Labor Productivity Growth and Industrialization in Africa

Journal Article
Published on 10 February 2022

Published article also freely available here.


Manufacturing has made an important contribution to raising living standards in many parts of the world. Concerns about premature deindustrialization have made some observers skeptical about the potential for manufacturing to play this role in Africa. But employment in African manufacturing has grown rapidly over the past 20 years. These employment gains have been accompanied by: (i) large increases in the number of small manufacturing firms; (ii) limited employment gains in large firms; and (iii) robust labor productivity growth in Africa's large firms. Limited employment growth in Africa's large manufacturing firms is partly a result of the capital intensity of the manufacturing subsectors in which African countries are most engaged—the processing of resources—and partly a result of rising capital intensity in manufacturing. The potential for manufacturing to raise living standards in Africa depends on indirect job creation by large firms through backward and forward linkages and increasing labor productivity in small firms.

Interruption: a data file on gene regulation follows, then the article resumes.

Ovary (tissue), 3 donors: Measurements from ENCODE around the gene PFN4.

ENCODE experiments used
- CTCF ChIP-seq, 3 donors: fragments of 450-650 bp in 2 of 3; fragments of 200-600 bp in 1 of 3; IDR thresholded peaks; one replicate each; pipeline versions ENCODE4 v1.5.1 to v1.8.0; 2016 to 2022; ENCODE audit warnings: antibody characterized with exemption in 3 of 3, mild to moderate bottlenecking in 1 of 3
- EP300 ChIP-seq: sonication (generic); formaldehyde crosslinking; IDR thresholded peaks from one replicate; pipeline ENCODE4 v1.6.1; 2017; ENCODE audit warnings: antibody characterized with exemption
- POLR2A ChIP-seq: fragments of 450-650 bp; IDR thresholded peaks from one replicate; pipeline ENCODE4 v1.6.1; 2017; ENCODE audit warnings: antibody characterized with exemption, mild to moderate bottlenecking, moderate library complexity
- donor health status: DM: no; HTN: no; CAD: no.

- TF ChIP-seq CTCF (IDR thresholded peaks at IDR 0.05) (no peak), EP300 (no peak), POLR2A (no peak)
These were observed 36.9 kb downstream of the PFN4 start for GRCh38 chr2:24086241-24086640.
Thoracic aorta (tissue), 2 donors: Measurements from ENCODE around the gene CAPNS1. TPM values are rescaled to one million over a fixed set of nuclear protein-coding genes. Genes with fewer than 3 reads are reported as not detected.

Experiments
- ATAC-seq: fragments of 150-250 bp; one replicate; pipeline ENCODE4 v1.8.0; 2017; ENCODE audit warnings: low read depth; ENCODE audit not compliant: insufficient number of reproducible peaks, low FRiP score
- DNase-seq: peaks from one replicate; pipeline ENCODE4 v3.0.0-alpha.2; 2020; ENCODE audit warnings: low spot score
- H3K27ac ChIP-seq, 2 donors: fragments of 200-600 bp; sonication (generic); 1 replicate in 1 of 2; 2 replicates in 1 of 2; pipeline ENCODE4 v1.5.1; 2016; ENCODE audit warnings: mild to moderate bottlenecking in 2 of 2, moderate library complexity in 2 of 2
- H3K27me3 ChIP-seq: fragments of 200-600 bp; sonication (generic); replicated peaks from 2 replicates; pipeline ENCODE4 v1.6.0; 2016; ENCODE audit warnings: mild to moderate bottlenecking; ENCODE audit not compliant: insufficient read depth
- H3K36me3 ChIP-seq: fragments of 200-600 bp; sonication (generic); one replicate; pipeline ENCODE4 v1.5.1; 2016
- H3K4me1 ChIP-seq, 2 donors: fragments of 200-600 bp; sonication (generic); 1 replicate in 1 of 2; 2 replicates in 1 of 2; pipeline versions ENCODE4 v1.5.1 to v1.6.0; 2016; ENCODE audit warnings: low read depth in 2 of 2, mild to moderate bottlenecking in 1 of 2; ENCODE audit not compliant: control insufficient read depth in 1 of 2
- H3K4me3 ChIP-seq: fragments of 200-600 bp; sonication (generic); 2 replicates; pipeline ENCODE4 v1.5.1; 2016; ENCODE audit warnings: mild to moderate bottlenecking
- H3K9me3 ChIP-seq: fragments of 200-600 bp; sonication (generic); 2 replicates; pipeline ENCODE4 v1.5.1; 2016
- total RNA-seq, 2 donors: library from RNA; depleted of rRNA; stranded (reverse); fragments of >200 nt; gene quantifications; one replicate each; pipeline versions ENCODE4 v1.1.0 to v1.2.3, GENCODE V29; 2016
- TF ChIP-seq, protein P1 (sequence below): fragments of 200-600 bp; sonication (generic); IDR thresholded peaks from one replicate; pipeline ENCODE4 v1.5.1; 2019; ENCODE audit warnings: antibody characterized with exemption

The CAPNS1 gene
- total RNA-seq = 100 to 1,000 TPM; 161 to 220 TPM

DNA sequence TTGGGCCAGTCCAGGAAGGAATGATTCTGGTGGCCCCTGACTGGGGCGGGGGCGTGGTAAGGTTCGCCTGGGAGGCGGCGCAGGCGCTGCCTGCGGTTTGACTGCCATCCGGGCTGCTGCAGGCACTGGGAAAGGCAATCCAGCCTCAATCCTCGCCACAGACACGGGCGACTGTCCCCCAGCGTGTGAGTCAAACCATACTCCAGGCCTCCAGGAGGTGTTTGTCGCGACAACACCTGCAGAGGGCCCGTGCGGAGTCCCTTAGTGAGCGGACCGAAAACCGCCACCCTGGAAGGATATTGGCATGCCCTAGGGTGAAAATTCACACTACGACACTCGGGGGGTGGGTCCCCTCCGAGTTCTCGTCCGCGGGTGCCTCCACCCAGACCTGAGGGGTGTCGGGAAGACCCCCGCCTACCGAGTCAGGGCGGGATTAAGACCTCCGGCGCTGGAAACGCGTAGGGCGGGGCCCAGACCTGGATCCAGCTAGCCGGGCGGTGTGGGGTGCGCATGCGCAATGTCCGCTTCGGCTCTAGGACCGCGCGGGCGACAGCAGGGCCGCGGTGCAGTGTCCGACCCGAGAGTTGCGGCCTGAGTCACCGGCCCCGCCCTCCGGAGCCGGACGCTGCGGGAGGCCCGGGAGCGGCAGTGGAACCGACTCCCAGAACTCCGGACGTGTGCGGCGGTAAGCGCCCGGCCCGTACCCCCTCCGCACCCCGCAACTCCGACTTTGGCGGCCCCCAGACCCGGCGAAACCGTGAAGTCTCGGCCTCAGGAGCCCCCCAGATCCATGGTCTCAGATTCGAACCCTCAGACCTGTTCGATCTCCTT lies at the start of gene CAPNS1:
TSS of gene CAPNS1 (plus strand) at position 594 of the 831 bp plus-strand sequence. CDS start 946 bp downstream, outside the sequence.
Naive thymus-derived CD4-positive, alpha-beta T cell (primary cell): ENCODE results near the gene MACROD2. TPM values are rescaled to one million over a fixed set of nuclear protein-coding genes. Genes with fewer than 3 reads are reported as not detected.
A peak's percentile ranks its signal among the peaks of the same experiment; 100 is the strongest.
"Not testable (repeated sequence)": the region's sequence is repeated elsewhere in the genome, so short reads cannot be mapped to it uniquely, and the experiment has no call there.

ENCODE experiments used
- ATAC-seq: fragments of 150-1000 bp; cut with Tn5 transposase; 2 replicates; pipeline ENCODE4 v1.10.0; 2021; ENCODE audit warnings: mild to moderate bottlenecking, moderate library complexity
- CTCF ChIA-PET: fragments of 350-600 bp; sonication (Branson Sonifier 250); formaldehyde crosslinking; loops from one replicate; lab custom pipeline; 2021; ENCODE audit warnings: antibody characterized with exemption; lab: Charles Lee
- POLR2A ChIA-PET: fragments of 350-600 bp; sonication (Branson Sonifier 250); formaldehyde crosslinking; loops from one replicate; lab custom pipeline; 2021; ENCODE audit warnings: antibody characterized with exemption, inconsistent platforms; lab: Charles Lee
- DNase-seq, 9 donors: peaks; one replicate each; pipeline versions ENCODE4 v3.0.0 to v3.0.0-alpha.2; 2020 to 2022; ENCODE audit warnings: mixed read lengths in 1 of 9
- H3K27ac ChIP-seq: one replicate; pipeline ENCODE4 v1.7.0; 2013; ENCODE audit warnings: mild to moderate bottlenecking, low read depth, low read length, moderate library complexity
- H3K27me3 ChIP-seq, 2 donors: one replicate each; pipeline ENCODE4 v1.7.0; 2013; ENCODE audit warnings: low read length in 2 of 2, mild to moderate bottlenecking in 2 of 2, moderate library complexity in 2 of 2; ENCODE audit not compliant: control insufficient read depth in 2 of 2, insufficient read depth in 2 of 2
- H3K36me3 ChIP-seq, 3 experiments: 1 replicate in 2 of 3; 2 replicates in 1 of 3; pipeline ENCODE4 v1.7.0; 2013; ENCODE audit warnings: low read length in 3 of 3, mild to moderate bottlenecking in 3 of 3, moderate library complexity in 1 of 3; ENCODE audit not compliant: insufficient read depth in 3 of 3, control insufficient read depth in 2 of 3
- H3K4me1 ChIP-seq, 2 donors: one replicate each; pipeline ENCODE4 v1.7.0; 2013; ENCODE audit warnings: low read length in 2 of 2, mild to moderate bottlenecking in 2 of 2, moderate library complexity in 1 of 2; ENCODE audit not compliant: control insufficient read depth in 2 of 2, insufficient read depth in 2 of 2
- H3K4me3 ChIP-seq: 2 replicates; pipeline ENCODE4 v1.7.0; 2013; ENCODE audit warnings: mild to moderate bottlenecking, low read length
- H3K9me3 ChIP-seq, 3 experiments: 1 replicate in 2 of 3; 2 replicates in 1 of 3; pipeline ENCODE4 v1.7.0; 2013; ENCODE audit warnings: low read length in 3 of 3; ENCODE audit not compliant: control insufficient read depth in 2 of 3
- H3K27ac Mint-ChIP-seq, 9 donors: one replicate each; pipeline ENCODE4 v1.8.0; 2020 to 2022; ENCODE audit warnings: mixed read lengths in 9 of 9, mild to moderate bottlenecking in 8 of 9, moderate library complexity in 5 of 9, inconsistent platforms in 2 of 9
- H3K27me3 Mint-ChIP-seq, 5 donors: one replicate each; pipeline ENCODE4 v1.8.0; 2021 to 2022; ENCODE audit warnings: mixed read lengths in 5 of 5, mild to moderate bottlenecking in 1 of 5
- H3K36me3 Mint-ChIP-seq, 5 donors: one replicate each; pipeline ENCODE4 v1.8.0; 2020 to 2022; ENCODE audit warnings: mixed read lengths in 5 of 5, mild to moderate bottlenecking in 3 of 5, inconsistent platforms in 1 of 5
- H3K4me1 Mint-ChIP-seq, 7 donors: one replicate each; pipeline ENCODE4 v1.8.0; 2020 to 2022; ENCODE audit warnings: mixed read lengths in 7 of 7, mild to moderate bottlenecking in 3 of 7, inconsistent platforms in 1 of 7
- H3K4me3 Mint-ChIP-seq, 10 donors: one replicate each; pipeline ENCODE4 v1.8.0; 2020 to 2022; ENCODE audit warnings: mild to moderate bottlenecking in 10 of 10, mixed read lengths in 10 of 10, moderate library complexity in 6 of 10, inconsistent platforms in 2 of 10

Margaret McMillan

Tufts University

Albert Zeufack

World Bank